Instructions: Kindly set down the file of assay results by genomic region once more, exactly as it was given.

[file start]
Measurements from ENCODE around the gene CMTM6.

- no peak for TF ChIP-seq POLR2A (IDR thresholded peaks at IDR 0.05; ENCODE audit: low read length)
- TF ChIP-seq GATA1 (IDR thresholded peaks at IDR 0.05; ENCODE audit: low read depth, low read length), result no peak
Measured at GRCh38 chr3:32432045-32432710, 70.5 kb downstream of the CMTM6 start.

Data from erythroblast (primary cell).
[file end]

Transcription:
Measurements from ENCODE around the gene CMTM6.

- no peak for TF ChIP-seq POLR2A (IDR thresholded peaks at IDR 0.05; ENCODE audit: low read length)
- TF ChIP-seq GATA1 (IDR thresholded peaks at IDR 0.05; ENCODE audit: low read depth, low read length), result no peak
Measured at GRCh38 chr3:32432045-32432710, 70.5 kb downstream of the CMTM6 start.

Data from erythroblast (primary cell).